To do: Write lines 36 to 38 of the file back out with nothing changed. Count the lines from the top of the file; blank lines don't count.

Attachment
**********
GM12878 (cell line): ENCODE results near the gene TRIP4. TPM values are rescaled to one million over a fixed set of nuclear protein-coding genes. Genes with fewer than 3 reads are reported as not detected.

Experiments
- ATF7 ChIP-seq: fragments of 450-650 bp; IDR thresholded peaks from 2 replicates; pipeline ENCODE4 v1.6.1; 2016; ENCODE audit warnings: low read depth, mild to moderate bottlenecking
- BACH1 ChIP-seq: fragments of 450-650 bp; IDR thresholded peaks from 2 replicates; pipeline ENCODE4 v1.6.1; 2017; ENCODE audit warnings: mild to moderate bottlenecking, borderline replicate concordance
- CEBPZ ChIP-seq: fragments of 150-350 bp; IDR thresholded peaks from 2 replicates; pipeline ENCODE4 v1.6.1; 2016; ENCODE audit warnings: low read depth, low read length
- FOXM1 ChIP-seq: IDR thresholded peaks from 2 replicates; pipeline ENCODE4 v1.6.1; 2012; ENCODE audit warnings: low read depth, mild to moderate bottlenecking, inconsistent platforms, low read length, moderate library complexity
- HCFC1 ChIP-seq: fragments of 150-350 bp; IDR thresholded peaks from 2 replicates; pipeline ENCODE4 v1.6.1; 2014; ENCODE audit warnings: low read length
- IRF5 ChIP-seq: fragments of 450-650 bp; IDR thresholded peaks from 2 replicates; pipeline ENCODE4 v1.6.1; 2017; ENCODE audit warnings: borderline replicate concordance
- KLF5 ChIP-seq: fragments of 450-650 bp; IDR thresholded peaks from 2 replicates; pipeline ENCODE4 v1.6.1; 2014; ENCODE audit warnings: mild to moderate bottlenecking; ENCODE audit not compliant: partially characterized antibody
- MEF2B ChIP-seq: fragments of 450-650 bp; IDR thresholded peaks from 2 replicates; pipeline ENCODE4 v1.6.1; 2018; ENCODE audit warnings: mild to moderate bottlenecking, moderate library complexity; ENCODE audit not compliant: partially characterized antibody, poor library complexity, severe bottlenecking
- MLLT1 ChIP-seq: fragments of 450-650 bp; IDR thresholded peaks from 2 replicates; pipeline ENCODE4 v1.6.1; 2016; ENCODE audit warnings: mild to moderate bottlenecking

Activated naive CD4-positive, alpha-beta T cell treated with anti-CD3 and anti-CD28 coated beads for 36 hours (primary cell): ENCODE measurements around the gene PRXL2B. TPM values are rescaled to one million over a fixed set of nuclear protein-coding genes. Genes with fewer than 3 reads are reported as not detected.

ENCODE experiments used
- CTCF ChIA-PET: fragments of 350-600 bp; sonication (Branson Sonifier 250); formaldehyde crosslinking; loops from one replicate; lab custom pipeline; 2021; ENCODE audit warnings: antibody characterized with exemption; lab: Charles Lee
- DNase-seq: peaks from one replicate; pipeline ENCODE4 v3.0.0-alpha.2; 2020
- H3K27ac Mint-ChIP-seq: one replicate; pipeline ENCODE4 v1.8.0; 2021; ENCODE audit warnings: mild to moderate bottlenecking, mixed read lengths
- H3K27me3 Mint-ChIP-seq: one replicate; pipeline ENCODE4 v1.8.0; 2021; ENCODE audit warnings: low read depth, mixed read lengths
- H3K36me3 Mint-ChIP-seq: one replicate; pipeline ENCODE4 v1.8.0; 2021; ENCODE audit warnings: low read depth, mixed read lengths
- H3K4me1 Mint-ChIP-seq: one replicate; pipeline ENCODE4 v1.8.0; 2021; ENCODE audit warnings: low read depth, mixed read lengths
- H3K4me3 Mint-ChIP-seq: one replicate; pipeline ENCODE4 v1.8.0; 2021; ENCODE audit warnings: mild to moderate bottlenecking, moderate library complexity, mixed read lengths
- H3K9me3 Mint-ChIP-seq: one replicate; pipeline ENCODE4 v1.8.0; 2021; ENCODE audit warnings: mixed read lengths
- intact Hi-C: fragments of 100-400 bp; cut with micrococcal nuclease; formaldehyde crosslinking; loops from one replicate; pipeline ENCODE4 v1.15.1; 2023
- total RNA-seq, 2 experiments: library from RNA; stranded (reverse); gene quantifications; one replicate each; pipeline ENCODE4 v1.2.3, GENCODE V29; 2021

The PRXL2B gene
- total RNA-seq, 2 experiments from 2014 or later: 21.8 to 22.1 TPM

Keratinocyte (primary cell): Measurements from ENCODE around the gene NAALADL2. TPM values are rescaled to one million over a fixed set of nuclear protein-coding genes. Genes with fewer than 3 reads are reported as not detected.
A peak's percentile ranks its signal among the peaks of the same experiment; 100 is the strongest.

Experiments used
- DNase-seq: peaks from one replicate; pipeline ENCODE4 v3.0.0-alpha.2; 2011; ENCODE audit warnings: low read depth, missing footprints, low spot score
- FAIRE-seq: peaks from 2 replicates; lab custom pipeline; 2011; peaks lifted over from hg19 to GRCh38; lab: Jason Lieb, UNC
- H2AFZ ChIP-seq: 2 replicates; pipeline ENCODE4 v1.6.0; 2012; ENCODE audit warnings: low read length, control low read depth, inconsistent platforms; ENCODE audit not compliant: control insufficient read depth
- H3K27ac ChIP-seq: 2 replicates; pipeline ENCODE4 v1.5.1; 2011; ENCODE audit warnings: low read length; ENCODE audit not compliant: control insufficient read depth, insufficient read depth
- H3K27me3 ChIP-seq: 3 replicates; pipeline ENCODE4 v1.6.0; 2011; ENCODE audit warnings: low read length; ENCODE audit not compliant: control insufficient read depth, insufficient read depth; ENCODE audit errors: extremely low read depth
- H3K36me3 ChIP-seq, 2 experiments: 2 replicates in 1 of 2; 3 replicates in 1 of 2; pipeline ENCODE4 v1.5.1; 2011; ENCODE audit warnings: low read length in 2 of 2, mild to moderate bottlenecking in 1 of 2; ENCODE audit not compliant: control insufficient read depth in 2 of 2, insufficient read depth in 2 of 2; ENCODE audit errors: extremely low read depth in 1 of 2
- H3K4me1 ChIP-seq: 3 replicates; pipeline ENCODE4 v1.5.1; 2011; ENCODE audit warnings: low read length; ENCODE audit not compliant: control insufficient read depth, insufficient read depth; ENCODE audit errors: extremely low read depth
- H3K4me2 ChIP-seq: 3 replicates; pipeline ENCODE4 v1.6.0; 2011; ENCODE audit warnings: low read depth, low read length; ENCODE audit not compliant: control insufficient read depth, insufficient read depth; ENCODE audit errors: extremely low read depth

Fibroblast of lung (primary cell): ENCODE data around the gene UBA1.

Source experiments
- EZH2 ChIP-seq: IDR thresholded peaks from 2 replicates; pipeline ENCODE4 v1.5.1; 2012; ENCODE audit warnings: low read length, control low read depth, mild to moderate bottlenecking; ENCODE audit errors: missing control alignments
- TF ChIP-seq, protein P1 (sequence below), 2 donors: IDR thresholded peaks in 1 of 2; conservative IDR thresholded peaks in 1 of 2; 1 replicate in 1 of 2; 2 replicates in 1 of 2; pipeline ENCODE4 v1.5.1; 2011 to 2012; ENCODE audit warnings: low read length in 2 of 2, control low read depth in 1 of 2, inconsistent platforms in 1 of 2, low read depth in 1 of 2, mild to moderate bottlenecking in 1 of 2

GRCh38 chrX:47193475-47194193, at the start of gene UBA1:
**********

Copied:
- H3K4me2 ChIP-seq: 3 replicates; pipeline ENCODE4 v1.6.0; 2011; ENCODE audit warnings: low read depth, low read length; ENCODE audit not compliant: control insufficient read depth, insufficient read depth; ENCODE audit errors: extremely low read depth

Fibroblast of lung (primary cell): ENCODE data around the gene UBA1.

Source experiments